Veterinarians, animal ophthalmologists and researchers from the University of Pennsylvania’s ophthalmology group provided insight for this article and the accompanying images, which show how scenes look to us humans and to our feline friends.
The images are striking and show the relative strengths and weaknesses of feline vision. While cats see the world in muted colors and in less acuity than typical humans, they make up for it with their astounding night vision and their ability to instantly detect motion within their visual fields.
This image shows feline night vision at work thanks to the tapetum lucidum, a layer of tissue that acts as a retroreflector, increasing the amount of light that makes it to the photoreceptors in cats’ eyes. The tapetum lucidum is best known as the reflective “lens” that makes cat eyes appear to glow in the dark:
This image shows the trade-off compared to human vision. Cat eyes have a wider field of view, seen below, but they don’t pick up reds or greens, and their overall vision is blurry compared to average human eyesight, represented in the top image:
Night vision and extreme visual sensitivity to movement are important to cats as crepuscular hunters, allowing them to spot prey in low light conditions and to negate advantages from natural camouflage, as motion gives away the presence of prey animals.
Cats have a slightly wider visual field than people do, at approximately 200 degrees compared to the human 180 degrees, while most cats have between 20/100 and 20/200 vision. (That’s much better than Big Buddy sans glasses, whose 20/600 vision enables him to see blurry, colorful shapes and not much else. No wonder Little Buddy likes to torture his human by swiping his glasses.)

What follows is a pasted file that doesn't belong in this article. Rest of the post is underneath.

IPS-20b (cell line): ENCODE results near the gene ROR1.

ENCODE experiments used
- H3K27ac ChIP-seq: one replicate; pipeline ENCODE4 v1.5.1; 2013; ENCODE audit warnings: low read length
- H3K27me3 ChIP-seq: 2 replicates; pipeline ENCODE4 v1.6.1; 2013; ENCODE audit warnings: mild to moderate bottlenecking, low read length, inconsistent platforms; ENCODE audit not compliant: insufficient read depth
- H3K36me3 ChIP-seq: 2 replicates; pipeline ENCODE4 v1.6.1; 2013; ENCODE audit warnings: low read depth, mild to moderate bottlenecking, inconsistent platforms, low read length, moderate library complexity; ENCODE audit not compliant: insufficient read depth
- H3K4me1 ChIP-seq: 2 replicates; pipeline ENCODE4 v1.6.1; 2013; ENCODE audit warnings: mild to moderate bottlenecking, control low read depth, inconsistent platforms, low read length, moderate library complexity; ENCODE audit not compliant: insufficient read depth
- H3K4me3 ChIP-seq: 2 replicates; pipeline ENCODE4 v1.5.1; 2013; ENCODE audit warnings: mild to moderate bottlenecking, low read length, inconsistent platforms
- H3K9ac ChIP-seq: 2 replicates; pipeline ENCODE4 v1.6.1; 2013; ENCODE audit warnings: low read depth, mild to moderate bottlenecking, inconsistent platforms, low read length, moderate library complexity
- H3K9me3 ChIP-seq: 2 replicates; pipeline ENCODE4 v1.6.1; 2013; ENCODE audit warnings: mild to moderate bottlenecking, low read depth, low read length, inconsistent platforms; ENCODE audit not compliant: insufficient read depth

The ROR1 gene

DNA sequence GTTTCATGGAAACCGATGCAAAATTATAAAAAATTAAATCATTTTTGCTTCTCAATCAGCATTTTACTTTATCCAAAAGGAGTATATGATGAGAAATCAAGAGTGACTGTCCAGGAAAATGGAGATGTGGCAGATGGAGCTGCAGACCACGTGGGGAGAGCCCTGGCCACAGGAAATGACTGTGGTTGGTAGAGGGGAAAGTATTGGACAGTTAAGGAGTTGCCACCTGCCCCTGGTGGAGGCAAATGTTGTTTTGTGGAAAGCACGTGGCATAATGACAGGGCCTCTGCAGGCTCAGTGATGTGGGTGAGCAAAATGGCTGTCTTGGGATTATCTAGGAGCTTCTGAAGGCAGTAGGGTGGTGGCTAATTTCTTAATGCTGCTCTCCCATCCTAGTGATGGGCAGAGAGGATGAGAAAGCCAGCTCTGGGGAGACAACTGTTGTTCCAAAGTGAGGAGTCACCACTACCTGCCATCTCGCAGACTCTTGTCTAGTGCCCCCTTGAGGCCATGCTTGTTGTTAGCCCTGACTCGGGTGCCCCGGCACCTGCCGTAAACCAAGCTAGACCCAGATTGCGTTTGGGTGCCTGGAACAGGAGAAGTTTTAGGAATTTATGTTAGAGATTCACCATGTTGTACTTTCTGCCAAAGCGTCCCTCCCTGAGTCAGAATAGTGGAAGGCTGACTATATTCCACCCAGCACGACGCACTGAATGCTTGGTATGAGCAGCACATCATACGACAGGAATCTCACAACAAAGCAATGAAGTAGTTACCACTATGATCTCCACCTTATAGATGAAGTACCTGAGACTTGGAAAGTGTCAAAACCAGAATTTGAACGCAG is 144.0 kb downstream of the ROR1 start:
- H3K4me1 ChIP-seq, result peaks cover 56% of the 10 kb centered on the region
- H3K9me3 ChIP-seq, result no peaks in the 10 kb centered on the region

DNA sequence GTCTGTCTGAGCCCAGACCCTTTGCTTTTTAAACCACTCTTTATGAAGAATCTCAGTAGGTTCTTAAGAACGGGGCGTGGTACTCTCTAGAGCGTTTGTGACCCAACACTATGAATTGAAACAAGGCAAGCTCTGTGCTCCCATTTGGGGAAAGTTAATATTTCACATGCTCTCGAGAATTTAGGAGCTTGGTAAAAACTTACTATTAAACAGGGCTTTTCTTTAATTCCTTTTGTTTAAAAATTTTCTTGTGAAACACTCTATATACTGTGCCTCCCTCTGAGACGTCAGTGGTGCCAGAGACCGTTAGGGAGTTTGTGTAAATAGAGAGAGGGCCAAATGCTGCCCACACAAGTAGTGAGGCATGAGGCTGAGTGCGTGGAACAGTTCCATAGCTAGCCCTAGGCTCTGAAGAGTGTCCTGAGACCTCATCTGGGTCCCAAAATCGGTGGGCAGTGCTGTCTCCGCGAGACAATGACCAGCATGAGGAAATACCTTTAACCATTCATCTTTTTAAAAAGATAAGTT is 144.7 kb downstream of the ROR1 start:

Of course, these images do not entirely account for how cats see the world, which is why I’ve created my own image. Behold a Buddy’s Eye View, showing how the world — and humans — look to him:
According to the legend of the “Panther of Kharkiv,” a vengeful house cat has been using his superior feline vision to spot the telltale red laser dots from sniper scopes and warn Ukrainian soldiers they’re targets before snipers can get off a shot.
I imagine it goes something like this:
“Dude, there’s a red dot on your face.”
“You said that 42 times in the last hour.”
“Well, it’s true. Give me my treat as a reward, otherwise I might forget to inform you next time.”
“If I find out you’re lying…”
“Treat, now! Thanks…Mmmm, that’s good. Oh look, there’s another red dot on your head! Quick, take cover and give me another snack!”
Either that or kitty is just launching himself at Ukrainian foreheads, chasing the ever elusive red dot.
Of course you don’t need us to tell you this viral social media story is nonsense, do you?
Hundreds of thousands of people have proven themselves more credulous, and continue to share the Panther of Kharkiv posts on Twitter, Facebook, Instagram, Youtube, TikTok and other platforms despite warnings that the story isn’t true. The accompanying photo, while real, is from 2018.
“Complete garbage,” is how Liam Collins, a West Point faculty member and former defense advisor to Ukraine, put it.
Psy-ops have long been a part of war, from Alexander the Great’s armies leaving giant-size helmets and breastplates in the ruins of conquered cities to seed tales of impossible huge — and unbeatable — Greek invaders, to a CIA-devised plan to drop condoms on Soviet territory.
“Condoms?!?” you ask. “How exactly do condoms help a war effort?”
Because they were intentionally manufactured in ludicrously huge sizes marked “Medium” and “Small” with “MADE IN USA” prominently stamped on the packaging, which would be left for the enemy to discover and, the thinking went, to kill their morale. (There are also reports that US psyops left footlong condoms on the Ho Chi Minh trail in Vietnam, leading terrified Vietcong to hide their women.)
The point is to raise friendly morale, destroy enemy morale, or both, and it makes perfect sense that psyops would move into the digital domain in a war in which cyber warfare has become a major part of the hostilities.